If you need to write a custom splitter to get acceptable performance then it sounds to me that D or Phobos have failed.

-- 
/Jacob Carlborg
March 02, 2013
On Saturday, 2 March 2013 at 16:06:57 UTC, Peter Alexander wrote:
> On Saturday, 2 March 2013 at 15:43:57 UTC, Russel Winder wrote:
>> C is a (reasonably) well known and used language thought to create fast
>> code. RPython is Python but with some restrictions that is statically
>> compiled.  For writing interpreters, RPython spanks C. PyPy is not the
>> only language using RPython to implement the interpreter. C's days in
>> this game are seriously numbered.
>
> Source? (Googling "rpython interpreter speed" didn't show anything)
>
> There's always claims that systems like RPython, or Haskell, or LuaJIT, or Java HotSpot are able to rival or beat C, yet all I ever see are small toy programs. Show me something big. Something with 100's of thousands of lines of code.
>
> If all this is true, where are the video games written in these languages that rival performance/fidelity of AAA titles? I've never seen that. Ever.

Rpython has been used to write a very fast jit (pypy) which is not the same as an interpreter. The interpreter is what you fall back to when you can't use the jit.

I don't know how fast pypys interpreter is specifically, but it's not it's main selling point.
March 02, 2013
On Saturday, 2 March 2013 at 16:09:02 UTC, Jacob Carlborg wrote:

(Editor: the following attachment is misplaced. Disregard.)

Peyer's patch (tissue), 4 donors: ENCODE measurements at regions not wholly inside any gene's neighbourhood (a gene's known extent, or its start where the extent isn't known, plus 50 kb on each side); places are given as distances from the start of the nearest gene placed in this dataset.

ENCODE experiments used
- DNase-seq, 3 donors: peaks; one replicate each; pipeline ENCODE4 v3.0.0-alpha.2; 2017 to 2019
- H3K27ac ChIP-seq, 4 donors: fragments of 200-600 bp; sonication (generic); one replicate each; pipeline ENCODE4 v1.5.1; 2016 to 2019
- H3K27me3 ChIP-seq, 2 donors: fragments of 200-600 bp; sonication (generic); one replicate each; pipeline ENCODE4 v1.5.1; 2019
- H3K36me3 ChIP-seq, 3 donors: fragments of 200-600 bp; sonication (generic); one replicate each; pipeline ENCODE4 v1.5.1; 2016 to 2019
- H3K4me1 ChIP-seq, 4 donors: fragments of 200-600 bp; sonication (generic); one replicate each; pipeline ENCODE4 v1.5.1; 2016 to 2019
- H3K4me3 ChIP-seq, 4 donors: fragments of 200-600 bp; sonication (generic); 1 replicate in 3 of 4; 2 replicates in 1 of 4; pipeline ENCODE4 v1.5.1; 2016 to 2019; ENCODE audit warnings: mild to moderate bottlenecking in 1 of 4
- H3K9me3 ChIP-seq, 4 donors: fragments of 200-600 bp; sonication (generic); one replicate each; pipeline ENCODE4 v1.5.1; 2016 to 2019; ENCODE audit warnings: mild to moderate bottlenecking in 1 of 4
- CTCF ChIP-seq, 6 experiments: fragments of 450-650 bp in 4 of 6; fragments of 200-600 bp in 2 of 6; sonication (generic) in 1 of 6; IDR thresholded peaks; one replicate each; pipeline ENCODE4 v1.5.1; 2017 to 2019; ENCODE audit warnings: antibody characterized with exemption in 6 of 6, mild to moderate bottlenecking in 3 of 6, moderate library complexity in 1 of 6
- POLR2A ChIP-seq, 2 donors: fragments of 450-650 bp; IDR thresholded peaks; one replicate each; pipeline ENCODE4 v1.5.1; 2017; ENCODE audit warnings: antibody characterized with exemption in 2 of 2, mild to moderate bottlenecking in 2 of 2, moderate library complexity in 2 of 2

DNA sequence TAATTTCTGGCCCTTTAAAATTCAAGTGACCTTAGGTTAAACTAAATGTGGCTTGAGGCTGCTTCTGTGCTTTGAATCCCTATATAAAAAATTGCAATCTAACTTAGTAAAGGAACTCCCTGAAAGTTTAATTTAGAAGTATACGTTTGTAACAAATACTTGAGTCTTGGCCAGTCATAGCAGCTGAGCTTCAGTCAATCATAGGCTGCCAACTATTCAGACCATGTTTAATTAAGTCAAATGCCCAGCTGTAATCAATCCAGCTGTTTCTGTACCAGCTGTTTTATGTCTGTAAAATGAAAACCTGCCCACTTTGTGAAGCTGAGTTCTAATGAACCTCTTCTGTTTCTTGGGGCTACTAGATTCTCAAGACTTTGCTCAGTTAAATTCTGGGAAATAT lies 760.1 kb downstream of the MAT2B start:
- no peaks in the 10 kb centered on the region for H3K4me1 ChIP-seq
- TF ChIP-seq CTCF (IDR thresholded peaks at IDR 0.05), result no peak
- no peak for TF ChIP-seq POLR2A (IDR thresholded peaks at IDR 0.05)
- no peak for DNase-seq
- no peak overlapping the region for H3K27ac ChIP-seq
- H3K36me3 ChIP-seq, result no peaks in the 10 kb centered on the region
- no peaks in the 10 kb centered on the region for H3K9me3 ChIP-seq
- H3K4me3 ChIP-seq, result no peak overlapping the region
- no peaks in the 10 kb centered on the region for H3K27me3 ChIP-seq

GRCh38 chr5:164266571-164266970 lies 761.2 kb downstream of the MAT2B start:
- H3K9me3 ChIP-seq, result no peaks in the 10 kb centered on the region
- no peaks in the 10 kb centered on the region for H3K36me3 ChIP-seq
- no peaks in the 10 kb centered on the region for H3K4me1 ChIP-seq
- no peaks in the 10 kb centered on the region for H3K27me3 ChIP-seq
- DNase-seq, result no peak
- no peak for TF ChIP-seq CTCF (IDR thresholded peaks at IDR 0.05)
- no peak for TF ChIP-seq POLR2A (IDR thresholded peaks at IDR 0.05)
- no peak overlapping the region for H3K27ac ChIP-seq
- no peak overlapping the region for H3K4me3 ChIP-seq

> On 2013-03-02 02:10, Walter Bright wrote:
>
>> Python's splitter, which you are measuring, isn't written in Python. It
>> is written in C. You're actually comparing a bit of C code with a bit of
>> D code.
>
> Does that really matter. He's using Python, if the function is part of the standard library and if it's implement in Python or C doesn't really matter.

It does.

Failing to beat mature, optimised C is not anything to be ashamed of, but being slower than python would be an abject failure of D as a compiled, systems programming language.
March 02, 2013
> Does that really matter. He's using Python, if the function is part of the standard library and if it's implement in Python or C doesn't really matter.

You can look at it that way, but still, the fact that most of the work in the Python version is done by C code makes the timings less surprising. If split() was implemented in pure python and it would be only three times slower (when run with CPython) than std.algorithm.splitter, that would be very surprising and a sign that std.algorithm.splitter is doing something horribly wrong.
March 02, 2013
On 3/2/13 11:09 AM, Jacob Carlborg wrote:
> On 2013-03-02 02:10, Walter Bright wrote:
>
>> Python's splitter, which you are measuring, isn't written in Python. It
>> is written in C. You're actually comparing a bit of C code with a bit of
>> D code.
>
> Does that really matter. He's using Python, if the function is part of
> the standard library and if it's implement in Python or C doesn't really
> matter.

The point here is that often one needs to write code that's more than gluing library calls together. I've seen that many, many times.

Andrei


March 02, 2013
On 3/2/13 11:11 AM, Jacob Carlborg wrote:
> On 2013-03-01 23:01, Andrei Alexandrescu wrote:
>
>> I doubt that.
>>
>> 1. Microbenchmarks are a crapshoot, they exercise a tiny portion of the
>> language and library.
>
> If that tiny portion is what's only used, then the rest doesn't matter.

Agreed. But I doubt that's the case in nontrivial applications.

Andrei